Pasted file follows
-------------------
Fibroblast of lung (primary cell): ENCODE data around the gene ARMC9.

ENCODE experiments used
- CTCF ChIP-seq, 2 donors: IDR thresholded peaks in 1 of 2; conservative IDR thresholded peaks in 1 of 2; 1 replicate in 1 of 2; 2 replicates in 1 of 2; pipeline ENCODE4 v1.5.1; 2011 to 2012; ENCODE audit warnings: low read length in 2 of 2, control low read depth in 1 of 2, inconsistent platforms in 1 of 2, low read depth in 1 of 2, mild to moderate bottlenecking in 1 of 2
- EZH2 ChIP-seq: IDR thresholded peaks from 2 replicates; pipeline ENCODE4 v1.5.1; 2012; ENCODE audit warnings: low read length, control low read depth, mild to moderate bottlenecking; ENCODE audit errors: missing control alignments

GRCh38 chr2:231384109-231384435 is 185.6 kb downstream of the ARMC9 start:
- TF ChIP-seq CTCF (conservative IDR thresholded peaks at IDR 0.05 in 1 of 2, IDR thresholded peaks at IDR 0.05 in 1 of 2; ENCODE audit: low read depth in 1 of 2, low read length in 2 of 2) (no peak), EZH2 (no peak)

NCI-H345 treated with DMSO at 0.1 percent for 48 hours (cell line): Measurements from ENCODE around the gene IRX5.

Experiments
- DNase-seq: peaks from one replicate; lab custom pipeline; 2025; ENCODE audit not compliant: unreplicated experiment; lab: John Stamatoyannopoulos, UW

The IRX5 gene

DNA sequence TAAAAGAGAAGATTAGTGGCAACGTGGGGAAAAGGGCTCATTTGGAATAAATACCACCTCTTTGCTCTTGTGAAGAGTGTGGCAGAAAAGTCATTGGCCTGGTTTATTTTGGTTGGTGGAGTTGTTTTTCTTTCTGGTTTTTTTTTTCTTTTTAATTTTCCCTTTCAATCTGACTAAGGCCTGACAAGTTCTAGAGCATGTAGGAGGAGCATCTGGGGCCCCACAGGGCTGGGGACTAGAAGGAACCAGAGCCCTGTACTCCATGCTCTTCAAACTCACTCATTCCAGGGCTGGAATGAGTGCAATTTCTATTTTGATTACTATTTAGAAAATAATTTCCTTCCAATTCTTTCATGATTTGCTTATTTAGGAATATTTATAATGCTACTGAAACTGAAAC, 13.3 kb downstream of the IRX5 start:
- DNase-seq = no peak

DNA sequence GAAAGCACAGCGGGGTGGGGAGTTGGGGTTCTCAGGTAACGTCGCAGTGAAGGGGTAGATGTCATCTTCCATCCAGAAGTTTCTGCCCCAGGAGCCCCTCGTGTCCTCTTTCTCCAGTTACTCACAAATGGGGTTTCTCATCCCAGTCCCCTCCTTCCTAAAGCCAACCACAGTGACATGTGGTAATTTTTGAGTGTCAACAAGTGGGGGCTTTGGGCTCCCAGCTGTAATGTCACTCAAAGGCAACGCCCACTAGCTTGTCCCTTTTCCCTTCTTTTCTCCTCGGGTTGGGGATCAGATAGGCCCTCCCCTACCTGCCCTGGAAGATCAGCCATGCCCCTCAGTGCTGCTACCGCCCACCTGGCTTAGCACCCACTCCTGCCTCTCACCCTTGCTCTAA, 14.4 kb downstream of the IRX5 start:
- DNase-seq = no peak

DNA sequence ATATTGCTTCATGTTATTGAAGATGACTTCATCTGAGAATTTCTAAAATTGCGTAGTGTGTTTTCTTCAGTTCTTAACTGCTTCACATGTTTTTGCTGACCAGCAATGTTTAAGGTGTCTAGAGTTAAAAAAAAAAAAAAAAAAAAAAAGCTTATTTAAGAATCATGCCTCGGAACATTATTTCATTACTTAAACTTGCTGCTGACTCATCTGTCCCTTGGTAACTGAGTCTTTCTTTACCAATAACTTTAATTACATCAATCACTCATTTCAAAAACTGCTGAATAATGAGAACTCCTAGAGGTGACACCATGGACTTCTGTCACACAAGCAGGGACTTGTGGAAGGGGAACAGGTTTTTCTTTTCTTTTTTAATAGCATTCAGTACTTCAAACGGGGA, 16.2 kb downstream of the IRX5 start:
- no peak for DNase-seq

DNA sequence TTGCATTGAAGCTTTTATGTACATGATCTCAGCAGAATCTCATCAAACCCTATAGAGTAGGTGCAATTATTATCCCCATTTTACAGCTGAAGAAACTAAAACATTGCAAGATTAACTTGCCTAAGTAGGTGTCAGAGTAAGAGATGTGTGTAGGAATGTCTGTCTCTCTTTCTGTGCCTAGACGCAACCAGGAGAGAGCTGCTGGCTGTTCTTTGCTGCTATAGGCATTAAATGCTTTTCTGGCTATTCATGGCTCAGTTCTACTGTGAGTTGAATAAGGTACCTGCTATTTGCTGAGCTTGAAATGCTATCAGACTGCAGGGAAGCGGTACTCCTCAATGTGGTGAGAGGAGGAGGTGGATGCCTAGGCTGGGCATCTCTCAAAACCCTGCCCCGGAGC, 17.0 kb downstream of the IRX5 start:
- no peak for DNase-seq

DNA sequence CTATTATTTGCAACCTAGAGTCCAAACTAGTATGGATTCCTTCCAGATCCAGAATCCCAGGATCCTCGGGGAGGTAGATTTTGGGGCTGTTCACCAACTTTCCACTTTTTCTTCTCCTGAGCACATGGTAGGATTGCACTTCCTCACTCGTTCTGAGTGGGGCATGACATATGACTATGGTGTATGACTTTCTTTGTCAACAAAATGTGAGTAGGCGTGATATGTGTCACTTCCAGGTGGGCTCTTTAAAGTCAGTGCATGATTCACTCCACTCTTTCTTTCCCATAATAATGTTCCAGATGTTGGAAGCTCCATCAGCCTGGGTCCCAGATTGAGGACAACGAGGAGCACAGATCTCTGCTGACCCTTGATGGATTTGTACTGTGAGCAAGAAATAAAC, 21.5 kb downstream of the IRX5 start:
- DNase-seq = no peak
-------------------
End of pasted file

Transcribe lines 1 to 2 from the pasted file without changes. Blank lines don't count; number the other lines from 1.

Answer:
Fibroblast of lung (primary cell): ENCODE data around the gene ARMC9.

ENCODE experiments used